Next up In The Driver's Seat--where we hear from the folks who keep the shells straight--is coxswain Chas Knittel.
Chas, in his senior year with the coxing the 'Wildcat Navy' at St. Ignatius in Cleveland, Ohio, has been at the tiller on the Cuyahoga River since freshman year.
He won the 2022 Midwest Scholastic Championship with the Wildcat's Junior Eight, and stepped up this fall to the varsity boat for the Charles, steering his way to 21st place out of 90 entries in the Youth Eight.
Let's hop In The Driver's Seat with Chas:
row2k - What would you say are the top three most important things for becoming a successful coxswain?
Chas Knittel -
Confidence - In order to be a successful coxswain who makes his crew go faster, this one is a non-negotiable. Your trust in yourself is just as important as your rowers' trust in you as their leader. The level of confidence that a coxswain has directly correlates, in my opinion, to effectiveness at practices and in races.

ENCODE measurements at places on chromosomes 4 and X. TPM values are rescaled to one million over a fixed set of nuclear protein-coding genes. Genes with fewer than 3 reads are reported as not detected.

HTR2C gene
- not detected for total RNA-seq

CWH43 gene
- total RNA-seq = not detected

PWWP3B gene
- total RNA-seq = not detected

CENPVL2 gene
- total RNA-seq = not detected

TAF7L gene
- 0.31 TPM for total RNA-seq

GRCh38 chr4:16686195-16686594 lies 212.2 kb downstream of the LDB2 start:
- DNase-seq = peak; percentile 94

Poise - This one goes hand-in-hand with confidence. You must have sufficient confidence in yourself to establish poise, meaning your ability to "roll with the punches" and keep a practice/race running in the face of adversity. Poise is especially important on the Cuyahoga River, where all kinds of traffic passes through and conditions aren't always the best. Too many times I have witnessed (or been in!) situations in which a coxswain fails to keep their own cool in difficult situations, and that causes the rowers to become restless as well. I think for any successful coxswain, poise is an essential: coxing is not a formulaic "rinse and repeat" skill. Adaptability to different situations your crew might be dealing with will carry you a long way in this sport.